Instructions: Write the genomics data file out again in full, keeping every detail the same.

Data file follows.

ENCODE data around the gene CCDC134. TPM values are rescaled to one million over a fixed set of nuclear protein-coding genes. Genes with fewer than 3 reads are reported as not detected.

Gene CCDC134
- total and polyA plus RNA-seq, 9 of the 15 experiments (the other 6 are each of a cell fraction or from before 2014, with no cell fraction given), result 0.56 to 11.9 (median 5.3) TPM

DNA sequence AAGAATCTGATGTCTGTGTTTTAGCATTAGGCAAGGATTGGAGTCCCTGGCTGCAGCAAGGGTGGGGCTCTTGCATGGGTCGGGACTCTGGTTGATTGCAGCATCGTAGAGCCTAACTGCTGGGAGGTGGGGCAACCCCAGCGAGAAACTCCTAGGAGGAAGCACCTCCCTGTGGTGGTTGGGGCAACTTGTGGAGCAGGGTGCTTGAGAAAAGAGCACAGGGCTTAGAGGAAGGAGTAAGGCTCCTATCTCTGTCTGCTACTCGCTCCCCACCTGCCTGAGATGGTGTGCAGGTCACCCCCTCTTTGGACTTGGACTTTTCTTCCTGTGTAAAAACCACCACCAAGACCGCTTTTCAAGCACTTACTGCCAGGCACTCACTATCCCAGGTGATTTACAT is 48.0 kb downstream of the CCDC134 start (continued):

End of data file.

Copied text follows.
ENCODE data around the gene CCDC134. TPM values are rescaled to one million over a fixed set of nuclear protein-coding genes. Genes with fewer than 3 reads are reported as not detected.

Gene CCDC134
- total and polyA plus RNA-seq, 9 of the 15 experiments (the other 6 are each of a cell fraction or from before 2014, with no cell fraction given), result 0.56 to 11.9 (median 5.3) TPM

DNA sequence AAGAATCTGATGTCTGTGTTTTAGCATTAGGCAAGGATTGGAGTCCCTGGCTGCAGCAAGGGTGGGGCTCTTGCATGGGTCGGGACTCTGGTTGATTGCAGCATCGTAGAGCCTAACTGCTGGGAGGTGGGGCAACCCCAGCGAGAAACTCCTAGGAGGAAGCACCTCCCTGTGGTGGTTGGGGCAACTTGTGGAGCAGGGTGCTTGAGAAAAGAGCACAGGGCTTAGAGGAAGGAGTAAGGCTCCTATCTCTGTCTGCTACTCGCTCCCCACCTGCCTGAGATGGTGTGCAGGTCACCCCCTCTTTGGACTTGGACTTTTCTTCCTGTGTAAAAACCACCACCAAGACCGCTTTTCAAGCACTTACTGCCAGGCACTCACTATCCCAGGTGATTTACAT is 48.0 kb downstream of the CCDC134 start (continued):